Interested in Trinidad and Tobago?
We'll send you updates with the latest deals, reviews and articles for Trinidad and Tobago each week.
Topics include Things to Do, Dining Scene & more!
Most restaurants include a 10% service charge on the bill. In many cases, this is goes towards covering service staff overheads or is split equally between all waiters. If you really want to tip a particular waiter for his/her exceptional service, make sure to physically give them the cash or leave it on the tablewhere they can see it. Never add it into the bill or credit card slip.
It is also recommended that you tip if someone did something for you for free or really went out of their way like putting your luggage in your car or carrying something down to the beach for you or made your stay/tour really memorable. A typical tip in such a case could be between $5-$20 TT depending on the assistance provided.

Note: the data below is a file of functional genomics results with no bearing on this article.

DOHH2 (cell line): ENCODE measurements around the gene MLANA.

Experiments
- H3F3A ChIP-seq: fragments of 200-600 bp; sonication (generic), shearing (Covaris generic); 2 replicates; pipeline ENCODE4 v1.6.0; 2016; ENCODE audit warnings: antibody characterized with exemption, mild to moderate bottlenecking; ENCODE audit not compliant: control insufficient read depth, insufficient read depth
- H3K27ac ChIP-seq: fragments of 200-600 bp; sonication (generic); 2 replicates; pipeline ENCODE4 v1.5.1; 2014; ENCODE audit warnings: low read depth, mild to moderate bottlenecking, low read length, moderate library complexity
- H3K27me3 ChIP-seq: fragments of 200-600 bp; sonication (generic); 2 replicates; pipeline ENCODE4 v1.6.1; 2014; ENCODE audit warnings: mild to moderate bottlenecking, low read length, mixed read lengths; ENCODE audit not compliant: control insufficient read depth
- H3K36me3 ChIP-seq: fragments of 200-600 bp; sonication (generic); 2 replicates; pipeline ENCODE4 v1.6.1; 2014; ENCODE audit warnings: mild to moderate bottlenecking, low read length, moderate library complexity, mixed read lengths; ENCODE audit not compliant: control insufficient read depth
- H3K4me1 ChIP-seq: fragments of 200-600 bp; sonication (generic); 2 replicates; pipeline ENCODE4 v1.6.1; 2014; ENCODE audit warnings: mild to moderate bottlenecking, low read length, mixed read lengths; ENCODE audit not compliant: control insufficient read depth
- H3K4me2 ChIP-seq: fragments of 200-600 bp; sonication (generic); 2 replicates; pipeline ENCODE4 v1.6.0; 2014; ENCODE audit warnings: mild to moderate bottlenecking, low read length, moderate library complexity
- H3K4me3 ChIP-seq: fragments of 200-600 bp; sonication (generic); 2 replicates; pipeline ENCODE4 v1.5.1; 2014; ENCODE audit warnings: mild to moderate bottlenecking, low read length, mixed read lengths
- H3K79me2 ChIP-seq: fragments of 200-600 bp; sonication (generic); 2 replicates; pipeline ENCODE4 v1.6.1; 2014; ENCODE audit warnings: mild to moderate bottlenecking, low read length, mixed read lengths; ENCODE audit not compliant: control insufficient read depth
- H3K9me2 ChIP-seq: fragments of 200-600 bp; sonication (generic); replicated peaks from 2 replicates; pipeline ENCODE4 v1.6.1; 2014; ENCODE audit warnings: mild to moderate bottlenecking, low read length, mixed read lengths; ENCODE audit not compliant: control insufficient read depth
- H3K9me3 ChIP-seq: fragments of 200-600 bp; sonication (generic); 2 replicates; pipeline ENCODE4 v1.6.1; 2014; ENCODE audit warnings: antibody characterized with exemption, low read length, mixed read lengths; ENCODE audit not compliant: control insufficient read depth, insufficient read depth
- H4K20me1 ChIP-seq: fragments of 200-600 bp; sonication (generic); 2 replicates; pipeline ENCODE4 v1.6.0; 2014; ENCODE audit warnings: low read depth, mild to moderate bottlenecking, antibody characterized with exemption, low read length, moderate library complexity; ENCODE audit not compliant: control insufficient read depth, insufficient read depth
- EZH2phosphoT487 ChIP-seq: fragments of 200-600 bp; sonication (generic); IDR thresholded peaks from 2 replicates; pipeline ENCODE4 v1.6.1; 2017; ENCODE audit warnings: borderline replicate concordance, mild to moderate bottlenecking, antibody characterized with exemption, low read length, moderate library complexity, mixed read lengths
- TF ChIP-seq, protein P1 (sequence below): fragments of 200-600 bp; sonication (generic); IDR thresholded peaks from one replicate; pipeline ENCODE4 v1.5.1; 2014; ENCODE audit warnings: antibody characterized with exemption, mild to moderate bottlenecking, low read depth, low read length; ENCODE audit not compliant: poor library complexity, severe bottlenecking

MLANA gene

Other services (such as hairdresser, grocery packers, gas station pump attendants) do not need to be tipped but if you want to you'll have to be your own guide - no one will offer how much is acceptable, it's totally up to you. Usually $5-$10 TT would be sufficient.
In Trinidad and Tobago, most taxis/maxi-taxis are shared with several passengers dropping off at different stops along fixed routes. As a rule you don't tip taxis at all. Tipping in this situation would draw unnecessary attention to yourself.
If you do happen to hire a private taxi , tipping is at your discretion. However, just remember private taxis charge a premium, so only tip if the driver really provides an outstanding level of service.
Like in anywhere else, a few dollars, each round, for the bartender will get you better service.
Unfortunately the social welfare system in Trinidad & Tobago is not sufficiently developed. Little children (usually on the beach) selling fruit could be given $1-$2 TT even if you don't buy anything from them. Giving money to adult vagrants begging for money should not be encouraged at all.